10 Things You Need to Know About Pension Plans
1. There's an accumulation period
From the time you purchase your pension plan until the time you retire is known as the accumulation phase. During this accumulation period, the premiums that you pay your policy provider will be invested in certain avenues. You can get some tax deductions on your premiums under Sections 80C and 80CCC of the Income Tax Act.
2. You have to purchase an annuity plan
On your retirement, you will be able to withdraw only 1/3rd of the money that has been accumulated as part of your plan. You will have to invest the balance amount in an annuity plan. Based on the interest rates of the plan you choose, you will be provided with a monthly pension from the plan.
3. The plans don't offer any flexibility
Once you choose a particular plan, you have to stick with it for a few decades. Unfortunately, this makes it difficult for you to change your investment plan halfway through or liquidate your assets in an emergency.
4. Insurance providers offer pension plans
Ever since private companies have entered the insurance market, they have started offering Unit Linked Pension Plans or ULPPs. These plans offer investors the opportunity to gain more returns on their savings, as they get to choose where their money is invested, and whether they'd like a mix of equity and debt instruments in their portfolio. These plans offer individuals a lot more flexibility than traditional pension opportunities.
5. It builds discipline
One of the best features of these plans is that they promote savings and help people build financial discipline in their life. A non-payment of premiums could prove to be incredibly expensive, and people will always budget for their premiums and other necessary expenditures before planning the rest of their finances.
6. They are not tax exempt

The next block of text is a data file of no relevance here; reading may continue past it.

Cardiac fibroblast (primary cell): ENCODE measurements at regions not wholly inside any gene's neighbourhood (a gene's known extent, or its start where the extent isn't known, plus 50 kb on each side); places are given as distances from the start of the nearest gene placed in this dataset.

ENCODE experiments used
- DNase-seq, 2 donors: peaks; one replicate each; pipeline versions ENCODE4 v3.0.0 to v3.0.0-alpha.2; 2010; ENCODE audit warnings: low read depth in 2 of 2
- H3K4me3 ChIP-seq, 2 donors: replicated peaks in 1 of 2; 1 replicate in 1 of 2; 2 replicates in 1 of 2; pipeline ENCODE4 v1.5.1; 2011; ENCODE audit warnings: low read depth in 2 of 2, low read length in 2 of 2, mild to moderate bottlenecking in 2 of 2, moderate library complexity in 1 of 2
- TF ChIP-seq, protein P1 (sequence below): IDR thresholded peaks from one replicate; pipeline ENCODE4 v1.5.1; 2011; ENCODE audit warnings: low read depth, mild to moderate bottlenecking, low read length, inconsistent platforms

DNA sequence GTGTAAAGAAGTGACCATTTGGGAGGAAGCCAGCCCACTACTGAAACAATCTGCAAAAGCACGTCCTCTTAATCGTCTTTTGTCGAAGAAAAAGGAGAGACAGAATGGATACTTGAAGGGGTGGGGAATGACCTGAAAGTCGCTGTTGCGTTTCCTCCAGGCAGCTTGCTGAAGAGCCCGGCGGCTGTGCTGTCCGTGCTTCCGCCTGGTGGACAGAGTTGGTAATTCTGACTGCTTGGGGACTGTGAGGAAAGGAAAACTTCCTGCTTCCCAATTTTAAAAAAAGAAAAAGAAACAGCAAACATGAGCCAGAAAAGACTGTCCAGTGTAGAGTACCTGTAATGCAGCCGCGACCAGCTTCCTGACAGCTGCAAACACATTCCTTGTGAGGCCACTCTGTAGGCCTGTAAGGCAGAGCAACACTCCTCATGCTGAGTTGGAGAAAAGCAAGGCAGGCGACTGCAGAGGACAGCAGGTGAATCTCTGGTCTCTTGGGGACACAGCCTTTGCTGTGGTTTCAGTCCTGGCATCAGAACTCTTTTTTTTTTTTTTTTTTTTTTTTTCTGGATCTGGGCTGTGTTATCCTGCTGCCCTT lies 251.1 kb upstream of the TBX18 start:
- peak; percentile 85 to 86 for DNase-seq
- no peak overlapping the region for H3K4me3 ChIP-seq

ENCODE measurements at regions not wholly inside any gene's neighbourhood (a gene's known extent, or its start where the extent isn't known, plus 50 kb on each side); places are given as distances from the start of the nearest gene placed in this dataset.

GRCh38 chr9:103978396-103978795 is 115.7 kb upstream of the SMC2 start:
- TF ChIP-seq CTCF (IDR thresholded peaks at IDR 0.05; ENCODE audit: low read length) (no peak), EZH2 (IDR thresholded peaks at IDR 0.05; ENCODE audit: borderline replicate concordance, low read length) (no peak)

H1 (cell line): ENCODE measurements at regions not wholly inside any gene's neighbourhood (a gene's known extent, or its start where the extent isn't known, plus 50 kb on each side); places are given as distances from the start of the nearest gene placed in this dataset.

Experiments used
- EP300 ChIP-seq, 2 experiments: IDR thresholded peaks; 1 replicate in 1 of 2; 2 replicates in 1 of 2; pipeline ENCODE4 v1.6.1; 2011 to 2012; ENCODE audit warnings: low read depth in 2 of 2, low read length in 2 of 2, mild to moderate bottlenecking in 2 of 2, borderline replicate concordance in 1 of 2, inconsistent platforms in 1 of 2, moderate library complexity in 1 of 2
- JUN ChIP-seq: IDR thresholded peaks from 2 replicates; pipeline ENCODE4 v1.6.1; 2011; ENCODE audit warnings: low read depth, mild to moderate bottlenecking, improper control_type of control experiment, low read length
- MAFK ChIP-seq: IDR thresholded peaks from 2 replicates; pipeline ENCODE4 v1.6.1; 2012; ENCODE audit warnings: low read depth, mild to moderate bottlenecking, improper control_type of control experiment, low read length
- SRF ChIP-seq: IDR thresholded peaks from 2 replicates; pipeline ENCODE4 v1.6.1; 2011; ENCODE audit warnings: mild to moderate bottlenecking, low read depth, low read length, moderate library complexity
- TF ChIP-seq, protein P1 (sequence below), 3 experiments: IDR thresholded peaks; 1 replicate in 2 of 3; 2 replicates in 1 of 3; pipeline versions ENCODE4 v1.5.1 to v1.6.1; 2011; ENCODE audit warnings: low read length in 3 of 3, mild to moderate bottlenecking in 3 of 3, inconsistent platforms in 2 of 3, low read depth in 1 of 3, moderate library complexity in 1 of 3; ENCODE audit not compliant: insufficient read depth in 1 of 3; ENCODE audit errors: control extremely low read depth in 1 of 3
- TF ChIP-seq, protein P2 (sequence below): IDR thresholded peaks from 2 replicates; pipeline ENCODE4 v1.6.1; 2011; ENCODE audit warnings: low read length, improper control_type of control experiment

While the premiums you pay towards your pension policy may have certain deductions, the actual pension that you receive on the maturity of the plan is taxable.
7. You can choose to invest instead
If you'd prefer to have your returns tax exempt, you can choose to invest some money in a Public Provident Fund (PPF), or equities and mutual funds instead. Of course, as with all kinds of investments, you would need to weigh out the pros and cons before signing on the dotted line.
8. Pension schemes aren't very diverse
Most pension plans have only a few limited avenues where investments can be made. Due to this, your portfolio is not properly balanced or diversified, and although you will eventually get the pension you require, you may be able to gain higher returns if you diversify your portfolio with different investment opportunities.
9. You could choose Mutual Funds
A few MF companies offer government-approved retirement schemes, offering individuals a chance to diversify their pension portfolio. These plans also allow you tax benefits under Section 80CCC of the Income Tax Act, which are otherwise not offered with regular mutual funds.
10. National Pension Schemes aren't always the best idea
Many individuals prefer choosing an NPS over other pension plans due to the flat charges and low fund management fee. However, these schemes offer very little flexibility as the retirement age is fixed at 60, and you can only withdraw 10% of the accumulated amount every year. These plans also have higher tax brackets.
Every type of pension plan has its own advantages and benefits. However, the one thing that absolutely cannot be denied is the need to secure your future financially. You can check out HDFC Life's retirement plans to find a scheme that suits your needs.
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